Background: Interstitial fibroblasts play a critical role in renal fibrogenesis, and autocrine proliferation of these cells may account for continuous matrix synthesis. Basic fibroblast growth factor (FGF-2) is mitogenic for most cells and exerts intracrine, autocrine, and paracrine effects on epithelial and mesenchymal cells. The aims of the present studies were to localize and quantitate the expression of FGF-2 in normal and pathologic human kidneys and to study the in vitro effects of FGF-2 on proliferation, differentiation, and matrix production of isolated cortical kidney fibroblasts.
Methods: FGF-2 protein expression was localized by immunofluoresence double labelings in normal and fibrotic human kidneys. Subsequently, interstitial FGF-2 labeling was determined semiquantitatively in 8 normal kidneys and 39 kidneys with variable degrees of interstitial fibrosis and was correlated with the morphometrically determined interstitial cortical volume. In addition, FGF-2 expression was quantitated by immunoblot analysis in three normal and six fibrotic kidneys. FGF-2 mRNA was localized by in situ hybridizations. Seven primary cortical fibroblast lines were established, and expression of FGF-2 and FGF receptor-1 (FGFR-1) were examined. The effects of FGF-2 on cell proliferation were determined by bromodeoxyuridine incorporation and cell counts, those on differentiation into myofibroblasts by staining for alpha-smooth muscle actin, and those on matrix synthesis by enzyme-linked immunosorbent assay for collagen type I and fibronectin. Finally, proliferative activity in vivo was evaluated by expression of MIB-1 (Ki-67 antigen).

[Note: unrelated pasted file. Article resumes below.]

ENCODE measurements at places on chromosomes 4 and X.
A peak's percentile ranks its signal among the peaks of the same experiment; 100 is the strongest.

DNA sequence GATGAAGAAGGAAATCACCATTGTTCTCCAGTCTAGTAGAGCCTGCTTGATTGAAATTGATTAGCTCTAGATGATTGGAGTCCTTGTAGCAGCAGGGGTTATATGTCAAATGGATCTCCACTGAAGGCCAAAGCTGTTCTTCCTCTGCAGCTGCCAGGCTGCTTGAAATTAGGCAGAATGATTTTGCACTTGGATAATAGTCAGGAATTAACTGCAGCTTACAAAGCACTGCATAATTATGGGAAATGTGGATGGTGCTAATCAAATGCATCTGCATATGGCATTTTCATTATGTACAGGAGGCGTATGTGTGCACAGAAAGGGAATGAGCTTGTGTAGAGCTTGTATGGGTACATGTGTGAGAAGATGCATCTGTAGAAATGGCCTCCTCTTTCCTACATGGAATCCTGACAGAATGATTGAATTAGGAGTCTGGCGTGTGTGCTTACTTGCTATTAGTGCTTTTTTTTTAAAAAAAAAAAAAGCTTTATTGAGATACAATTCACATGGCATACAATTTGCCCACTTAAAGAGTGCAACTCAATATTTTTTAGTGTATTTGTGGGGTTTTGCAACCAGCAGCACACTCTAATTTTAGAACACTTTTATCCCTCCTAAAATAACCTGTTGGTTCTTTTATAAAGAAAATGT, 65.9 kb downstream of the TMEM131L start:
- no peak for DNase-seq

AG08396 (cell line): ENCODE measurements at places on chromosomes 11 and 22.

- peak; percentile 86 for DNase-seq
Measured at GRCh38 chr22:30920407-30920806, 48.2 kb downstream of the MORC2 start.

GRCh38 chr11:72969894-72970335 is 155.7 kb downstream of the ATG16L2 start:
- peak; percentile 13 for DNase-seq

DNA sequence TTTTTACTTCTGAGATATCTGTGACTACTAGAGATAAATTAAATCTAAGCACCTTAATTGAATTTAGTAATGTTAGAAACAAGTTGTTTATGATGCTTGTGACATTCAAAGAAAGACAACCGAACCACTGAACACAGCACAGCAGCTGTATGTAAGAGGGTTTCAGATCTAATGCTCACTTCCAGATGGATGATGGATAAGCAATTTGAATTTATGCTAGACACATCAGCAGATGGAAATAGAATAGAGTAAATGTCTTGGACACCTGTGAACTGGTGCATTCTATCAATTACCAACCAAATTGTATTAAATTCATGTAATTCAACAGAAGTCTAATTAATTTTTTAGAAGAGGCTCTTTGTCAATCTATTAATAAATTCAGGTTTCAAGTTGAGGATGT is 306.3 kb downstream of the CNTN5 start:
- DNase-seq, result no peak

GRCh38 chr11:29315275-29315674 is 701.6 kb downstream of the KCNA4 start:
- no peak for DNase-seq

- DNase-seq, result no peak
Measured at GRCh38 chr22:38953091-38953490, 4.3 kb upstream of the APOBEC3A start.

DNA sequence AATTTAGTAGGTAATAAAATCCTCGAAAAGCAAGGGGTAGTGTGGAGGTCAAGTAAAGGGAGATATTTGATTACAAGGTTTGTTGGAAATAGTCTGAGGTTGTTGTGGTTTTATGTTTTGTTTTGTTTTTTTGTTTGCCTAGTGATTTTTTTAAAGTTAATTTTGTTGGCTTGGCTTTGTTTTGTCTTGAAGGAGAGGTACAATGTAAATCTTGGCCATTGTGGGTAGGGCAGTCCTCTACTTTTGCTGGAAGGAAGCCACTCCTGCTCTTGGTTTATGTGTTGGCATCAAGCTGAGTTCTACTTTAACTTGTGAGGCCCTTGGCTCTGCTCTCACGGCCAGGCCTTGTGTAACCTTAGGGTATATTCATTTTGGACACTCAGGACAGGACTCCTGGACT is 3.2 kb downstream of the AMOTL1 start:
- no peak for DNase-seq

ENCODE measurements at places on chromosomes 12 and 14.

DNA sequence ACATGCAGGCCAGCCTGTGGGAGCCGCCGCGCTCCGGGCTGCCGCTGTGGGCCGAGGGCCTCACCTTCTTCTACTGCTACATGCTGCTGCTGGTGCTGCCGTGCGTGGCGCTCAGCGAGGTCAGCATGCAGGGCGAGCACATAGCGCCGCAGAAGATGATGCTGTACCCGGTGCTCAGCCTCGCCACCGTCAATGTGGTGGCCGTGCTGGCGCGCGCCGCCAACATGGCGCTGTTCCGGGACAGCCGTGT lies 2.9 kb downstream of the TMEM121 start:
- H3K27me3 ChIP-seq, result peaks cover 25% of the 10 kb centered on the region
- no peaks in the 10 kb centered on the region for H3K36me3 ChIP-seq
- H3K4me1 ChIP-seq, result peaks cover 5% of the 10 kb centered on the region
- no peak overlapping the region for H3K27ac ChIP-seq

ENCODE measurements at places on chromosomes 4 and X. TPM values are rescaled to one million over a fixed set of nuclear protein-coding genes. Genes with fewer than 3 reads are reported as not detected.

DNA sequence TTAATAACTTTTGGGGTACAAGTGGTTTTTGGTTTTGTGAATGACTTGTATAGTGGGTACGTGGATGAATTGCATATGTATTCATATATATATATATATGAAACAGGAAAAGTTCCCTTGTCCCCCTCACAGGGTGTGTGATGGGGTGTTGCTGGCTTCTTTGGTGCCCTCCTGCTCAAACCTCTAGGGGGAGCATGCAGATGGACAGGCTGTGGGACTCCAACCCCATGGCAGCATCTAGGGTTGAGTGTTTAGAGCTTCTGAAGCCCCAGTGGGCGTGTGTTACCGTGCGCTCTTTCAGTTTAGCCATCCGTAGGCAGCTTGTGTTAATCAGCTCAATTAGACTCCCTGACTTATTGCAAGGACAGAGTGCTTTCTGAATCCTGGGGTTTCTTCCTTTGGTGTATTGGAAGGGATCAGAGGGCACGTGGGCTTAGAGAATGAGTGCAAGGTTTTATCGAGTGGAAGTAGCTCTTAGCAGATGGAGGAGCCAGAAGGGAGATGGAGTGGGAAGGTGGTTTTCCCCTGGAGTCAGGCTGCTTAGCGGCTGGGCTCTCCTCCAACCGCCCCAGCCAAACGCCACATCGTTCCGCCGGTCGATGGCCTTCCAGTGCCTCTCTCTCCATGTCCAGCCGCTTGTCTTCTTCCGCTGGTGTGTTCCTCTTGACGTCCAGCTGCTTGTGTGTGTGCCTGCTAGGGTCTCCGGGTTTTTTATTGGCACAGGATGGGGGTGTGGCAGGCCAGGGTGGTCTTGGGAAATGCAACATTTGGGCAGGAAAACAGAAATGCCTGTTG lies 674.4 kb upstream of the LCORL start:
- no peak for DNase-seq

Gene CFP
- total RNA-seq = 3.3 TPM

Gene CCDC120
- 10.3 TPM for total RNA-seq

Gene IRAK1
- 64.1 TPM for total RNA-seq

Results: In normal kidneys, FGF-2 expression was confined to glomerular, vascular, and a few tubular as well as interstitial fibroblast-like cells. The expression of FGF-2 protein was increased in human kidneys, with tubulointerstitial scarring correlating with the degree of interstitial fibrosis (r = 0.84, P < 0.01). Immunoblot analyses confirmed a significant increase in FGF-2 protein expression in kidneys with interstitial scarring. In situ hybridization studies demonstrated low-level detection of FGF-2 mRNA in normal kidneys. However, FGF-2 mRNA expression was robustly up-regulated in interstitial and tubular cells in end-stage kidneys, indicating that these cells are the source of excess FGF-2 protein. Primary cortical fibroblasts express FGF-2 and FGFR-1 in vitro. FGF-2 induced a robust growth response in these cells that could be blocked specifically by a neutralizing FGF-2 antibody. Interestingly, the addition of the neutralizing antibody alone did reduce basal proliferation up to 31.5%. In addition, FGF-2 induced expression of alpha-smooth muscle actin up to 1.6-fold, but no significant effect was observed on the synthesis of collagen type I and fibronectin. Finally, staining for MIB-1 revealed a good correlation of interstitial FGF-2 positivity with interstitial and tubular proliferative activity (r = 0.71, P < 0.01 for interstitial proliferation, N = 30).
Conclusions: Interstitial FGF-2 protein and mRNA expression correlate with interstitial scarring. FGF-2 is a strong mitogen for cortical kidney fibroblasts and may promote autocrine fibroblast growth. Expression of FGF-2 correlates with interstitial and tubular proliferation in vivo.